By Charles Q. Choi, Live Science Contributor
Published: 06/23/2014 03:02 PM EDT on LiveScience
The way the consequences of choices are presented can help people boost their self-control and delay gratification, researchers say.
These new findings could help in areas wherever delaying gratification is needed, such as diet, exercise, finance, addiction, crime and politics, scientists added.
Willpower can help people delay gratification and avoid less valuable rewards that are available immediately to get more valuable rewards later. However, using self-control to delay gratification can be exhausting, and often fails. [7 Diet Tricks That Really Work]
"I became interested in studying self-control before applying to graduate school, when I worked as a homeless outreach specialist in New York City," said lead study author Eran Magen, a psychologist at the University of Pennsylvania in Philadelphia. "I met a lot of people living through hard times who wanted to get better, but clearly stumbled along the way. It became very clear to me that the ability to make choices that are good for us in the long term is clearly important for a good life, not just for homeless people, but for regular people living regular lives."
As Magen pursued his doctorate, he reviewed prior studies investigating decision-making. "I noticed questions were always asked in the same format — 'Do you want X now or a bigger Y later?'" Magen said. "I felt there was something missing there. Intuition led me to explore what happened if we asked, 'Do you want to receive X now and not receive a bigger Y later, or do you want to receive a bigger Y later but not receive X now?' My intuition was that people might often choose the bigger reward later."
Presenting multiple choices
Magen and his colleagues asked 182 volunteers to choose between pairs of immediate and delayed rewards. These choices were presented either in a traditional, so-called "hidden-zero" format, such as "Would you prefer to receive $6 today or $8.50 in 46 days?" or presented in a novel, so-called "explicit-zero" format, such as "Would you prefer to receive $6 today and $0 in 45 days, or $0 today and $8.50 in 46 days?" Past research suggested that when people are presented with choices, including all future outcomes, it reduces biases people can have toward immediate rewards that contribute to impulsive behavior.
The scientists found the explicit-zero format made immediate rewards less appealing. This led volunteers to choose delayed rewards more often than immediate rewards.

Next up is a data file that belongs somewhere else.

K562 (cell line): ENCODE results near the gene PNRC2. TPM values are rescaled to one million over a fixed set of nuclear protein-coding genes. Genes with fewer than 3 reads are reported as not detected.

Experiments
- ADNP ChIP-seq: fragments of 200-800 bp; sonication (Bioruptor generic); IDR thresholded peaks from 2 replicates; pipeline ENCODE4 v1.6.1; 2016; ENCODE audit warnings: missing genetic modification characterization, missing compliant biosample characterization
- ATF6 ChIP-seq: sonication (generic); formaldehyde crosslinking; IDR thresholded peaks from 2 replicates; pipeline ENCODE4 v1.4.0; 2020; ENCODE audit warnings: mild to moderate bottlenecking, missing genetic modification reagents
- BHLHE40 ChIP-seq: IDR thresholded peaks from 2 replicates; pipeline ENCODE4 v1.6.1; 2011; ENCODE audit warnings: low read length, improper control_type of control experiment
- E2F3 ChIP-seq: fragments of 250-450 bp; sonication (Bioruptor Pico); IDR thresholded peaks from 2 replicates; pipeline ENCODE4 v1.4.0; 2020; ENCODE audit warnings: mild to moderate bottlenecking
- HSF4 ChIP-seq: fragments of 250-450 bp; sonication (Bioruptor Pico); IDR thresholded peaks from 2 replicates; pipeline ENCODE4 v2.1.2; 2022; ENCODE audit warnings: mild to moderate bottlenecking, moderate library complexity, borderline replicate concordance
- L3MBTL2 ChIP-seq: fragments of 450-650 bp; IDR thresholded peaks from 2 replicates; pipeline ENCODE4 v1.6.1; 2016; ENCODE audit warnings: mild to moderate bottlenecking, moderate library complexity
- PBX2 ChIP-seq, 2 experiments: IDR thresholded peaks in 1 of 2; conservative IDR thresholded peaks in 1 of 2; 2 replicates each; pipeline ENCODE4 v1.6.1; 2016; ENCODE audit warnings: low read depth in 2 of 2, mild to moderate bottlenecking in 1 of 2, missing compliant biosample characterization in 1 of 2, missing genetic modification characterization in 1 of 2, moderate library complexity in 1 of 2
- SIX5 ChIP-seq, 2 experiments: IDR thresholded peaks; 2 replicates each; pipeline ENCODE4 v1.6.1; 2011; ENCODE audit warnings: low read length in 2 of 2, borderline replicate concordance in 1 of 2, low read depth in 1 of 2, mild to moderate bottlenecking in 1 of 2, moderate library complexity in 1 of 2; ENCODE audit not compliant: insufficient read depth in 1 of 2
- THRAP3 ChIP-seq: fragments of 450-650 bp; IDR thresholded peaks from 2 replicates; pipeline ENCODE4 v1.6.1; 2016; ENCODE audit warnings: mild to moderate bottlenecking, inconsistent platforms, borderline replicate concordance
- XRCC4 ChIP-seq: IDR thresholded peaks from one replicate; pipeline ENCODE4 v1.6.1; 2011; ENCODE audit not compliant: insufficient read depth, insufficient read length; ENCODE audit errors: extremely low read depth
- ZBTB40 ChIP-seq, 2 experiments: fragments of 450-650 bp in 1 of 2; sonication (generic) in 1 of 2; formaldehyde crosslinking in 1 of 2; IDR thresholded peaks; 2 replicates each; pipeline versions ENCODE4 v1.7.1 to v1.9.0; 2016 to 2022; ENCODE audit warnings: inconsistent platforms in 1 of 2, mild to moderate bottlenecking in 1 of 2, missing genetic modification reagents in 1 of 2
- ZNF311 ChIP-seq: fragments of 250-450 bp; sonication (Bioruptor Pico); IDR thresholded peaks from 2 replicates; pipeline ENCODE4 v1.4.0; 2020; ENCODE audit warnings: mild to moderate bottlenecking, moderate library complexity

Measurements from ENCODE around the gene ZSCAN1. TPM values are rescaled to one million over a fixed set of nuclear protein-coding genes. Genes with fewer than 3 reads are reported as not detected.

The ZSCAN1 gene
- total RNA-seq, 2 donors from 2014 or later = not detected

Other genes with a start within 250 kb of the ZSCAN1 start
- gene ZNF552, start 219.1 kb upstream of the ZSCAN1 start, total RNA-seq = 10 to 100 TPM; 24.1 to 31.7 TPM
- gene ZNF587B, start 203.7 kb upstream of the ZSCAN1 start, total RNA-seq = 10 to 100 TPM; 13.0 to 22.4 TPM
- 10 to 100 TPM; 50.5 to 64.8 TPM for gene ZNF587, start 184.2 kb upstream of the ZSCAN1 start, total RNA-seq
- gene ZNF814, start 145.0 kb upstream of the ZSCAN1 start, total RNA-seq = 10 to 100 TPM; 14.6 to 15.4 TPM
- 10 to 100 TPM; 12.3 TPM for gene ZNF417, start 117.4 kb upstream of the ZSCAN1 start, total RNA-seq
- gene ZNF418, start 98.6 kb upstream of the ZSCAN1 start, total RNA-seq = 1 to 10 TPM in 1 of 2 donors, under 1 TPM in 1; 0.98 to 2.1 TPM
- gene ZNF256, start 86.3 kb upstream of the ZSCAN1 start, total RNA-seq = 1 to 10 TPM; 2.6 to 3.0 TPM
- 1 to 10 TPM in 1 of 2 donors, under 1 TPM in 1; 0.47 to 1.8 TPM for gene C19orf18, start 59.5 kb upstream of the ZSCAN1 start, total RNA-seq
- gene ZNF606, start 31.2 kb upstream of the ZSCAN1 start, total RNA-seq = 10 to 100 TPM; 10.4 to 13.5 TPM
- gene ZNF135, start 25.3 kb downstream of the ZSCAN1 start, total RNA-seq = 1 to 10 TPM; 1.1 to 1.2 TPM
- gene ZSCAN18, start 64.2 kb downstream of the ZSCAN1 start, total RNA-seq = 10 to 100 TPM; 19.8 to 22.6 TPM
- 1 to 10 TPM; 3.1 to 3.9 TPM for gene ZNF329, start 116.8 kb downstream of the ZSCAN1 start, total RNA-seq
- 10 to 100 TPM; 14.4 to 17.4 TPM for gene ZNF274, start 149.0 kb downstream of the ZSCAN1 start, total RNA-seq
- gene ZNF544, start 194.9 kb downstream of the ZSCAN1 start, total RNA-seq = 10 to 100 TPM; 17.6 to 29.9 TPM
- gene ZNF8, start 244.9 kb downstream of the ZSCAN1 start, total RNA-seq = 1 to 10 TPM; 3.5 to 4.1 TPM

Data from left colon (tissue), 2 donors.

In a follow-up study, Magen and his colleagues scanned the brains of 23 volunteers as they made choices involving either hidden-zero or explicit-zero formats. The researchers found that presenting choices in an explicit-zero format compared with a hidden-zero format decreased activity in the dorsal and ventral striatum, brain regions linked to responses to rewards. Also, explicit-zero formats often led volunteers to choose delayed rewards, and doing so did not increase activity in the dorsolateral
prefrontal cortex, a brain region linked to willpower.
"We are able to help people make more foresighted choices, to show more self-control without expending more willpower, just by presenting choices in a different way," Magen told Live Science. "We can make better choices without having to take more effort to making those choices."
Eating better, spending smarter
These findings suggest that presenting choices properly might help people make financial decisions that are better for them in the long run. Future research could reveal this strategy might help people in many other situations where delaying gratification can get better results.
"The classic example is eating better — not eating something now can be healthier later," Magen said. "The same is true with exercise. Another particularly exciting area is addiction and substance abuse — it's very clear there what the right thing to do or not do is, but doing the right thing can be hard to tackle with willpower alone."
Such research could also influence politics.
"Mitigating climate change is an excellent example," Magen said. "One of my co-authors, Sam McClure, does research on decision-making related to climate change, and is interested in applying the concepts we learned with our study here to that arena."
Future research will also look "at making decisions that don't only involve small gains immediately versus large gains later, but also losses — how feeling a little bad now could lead to good later," Magen said.
The scientists detailed their findings online today (June 23) in the journal Proceedings of the National Academy of Sciences.